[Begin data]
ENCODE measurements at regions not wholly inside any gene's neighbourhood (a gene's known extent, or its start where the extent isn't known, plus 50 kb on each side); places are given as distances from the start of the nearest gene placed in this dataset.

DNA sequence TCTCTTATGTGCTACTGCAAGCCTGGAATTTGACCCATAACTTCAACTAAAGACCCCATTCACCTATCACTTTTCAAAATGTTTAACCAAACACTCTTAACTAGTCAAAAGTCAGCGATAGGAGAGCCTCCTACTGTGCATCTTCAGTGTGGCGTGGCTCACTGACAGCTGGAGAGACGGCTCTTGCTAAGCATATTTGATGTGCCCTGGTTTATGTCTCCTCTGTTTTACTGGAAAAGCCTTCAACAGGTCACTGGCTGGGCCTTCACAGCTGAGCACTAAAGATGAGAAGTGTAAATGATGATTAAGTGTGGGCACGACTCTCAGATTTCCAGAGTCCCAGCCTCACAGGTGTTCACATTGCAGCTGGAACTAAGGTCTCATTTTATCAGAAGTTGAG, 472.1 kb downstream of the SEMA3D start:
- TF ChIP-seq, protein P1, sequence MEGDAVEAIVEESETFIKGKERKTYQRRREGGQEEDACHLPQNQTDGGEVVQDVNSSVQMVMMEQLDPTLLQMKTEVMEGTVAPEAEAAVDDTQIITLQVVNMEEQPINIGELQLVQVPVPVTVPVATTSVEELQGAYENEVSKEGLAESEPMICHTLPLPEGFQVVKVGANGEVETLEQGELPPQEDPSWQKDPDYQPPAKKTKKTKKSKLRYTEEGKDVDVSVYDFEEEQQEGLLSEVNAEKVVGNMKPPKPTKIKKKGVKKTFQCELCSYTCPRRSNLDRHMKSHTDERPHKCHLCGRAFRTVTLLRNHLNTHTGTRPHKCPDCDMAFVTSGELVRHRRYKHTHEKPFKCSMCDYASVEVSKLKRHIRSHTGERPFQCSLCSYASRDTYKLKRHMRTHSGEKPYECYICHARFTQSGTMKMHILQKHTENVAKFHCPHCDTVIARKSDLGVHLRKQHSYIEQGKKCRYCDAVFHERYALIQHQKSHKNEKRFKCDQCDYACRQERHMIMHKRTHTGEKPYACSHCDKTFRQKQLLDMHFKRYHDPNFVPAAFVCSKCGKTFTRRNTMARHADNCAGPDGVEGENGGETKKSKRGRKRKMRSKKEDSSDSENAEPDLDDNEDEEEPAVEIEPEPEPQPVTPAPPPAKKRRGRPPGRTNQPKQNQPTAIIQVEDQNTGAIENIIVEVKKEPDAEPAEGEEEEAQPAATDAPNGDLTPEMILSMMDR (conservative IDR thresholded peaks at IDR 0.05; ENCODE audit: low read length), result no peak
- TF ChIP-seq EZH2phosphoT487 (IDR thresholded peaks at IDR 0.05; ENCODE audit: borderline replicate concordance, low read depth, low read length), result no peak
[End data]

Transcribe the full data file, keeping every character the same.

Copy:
ENCODE measurements at regions not wholly inside any gene's neighbourhood (a gene's known extent, or its start where the extent isn't known, plus 50 kb on each side); places are given as distances from the start of the nearest gene placed in this dataset.

DNA sequence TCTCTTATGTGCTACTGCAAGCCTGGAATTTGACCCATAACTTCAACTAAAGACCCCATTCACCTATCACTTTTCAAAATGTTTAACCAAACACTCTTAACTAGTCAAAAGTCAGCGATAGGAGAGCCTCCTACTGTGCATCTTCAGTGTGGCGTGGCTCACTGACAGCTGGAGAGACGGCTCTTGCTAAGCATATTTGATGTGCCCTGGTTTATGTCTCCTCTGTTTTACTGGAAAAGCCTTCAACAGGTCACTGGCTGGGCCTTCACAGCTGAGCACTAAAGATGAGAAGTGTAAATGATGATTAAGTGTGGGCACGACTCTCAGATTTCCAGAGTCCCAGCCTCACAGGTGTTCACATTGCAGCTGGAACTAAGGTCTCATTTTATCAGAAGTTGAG, 472.1 kb downstream of the SEMA3D start:
- TF ChIP-seq, protein P1, sequence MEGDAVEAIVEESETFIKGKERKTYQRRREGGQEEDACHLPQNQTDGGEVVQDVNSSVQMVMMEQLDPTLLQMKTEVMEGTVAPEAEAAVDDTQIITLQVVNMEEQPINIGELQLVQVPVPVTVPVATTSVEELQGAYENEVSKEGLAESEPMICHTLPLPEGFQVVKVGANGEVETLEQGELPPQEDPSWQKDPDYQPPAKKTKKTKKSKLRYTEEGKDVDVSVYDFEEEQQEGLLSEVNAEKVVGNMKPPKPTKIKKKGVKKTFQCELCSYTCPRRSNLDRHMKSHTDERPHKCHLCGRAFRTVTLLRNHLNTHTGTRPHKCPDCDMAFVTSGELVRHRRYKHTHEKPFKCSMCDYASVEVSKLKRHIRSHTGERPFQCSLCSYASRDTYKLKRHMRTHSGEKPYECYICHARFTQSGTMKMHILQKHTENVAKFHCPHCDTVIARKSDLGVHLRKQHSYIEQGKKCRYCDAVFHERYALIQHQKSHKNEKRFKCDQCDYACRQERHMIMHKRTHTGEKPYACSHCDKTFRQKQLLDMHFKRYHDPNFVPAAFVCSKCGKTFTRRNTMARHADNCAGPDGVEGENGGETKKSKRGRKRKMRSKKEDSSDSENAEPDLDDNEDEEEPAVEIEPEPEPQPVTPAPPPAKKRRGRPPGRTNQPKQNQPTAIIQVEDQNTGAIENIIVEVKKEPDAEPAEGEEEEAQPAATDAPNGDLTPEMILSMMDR (conservative IDR thresholded peaks at IDR 0.05; ENCODE audit: low read length), result no peak
- TF ChIP-seq EZH2phosphoT487 (IDR thresholded peaks at IDR 0.05; ENCODE audit: borderline replicate concordance, low read depth, low read length), result no peak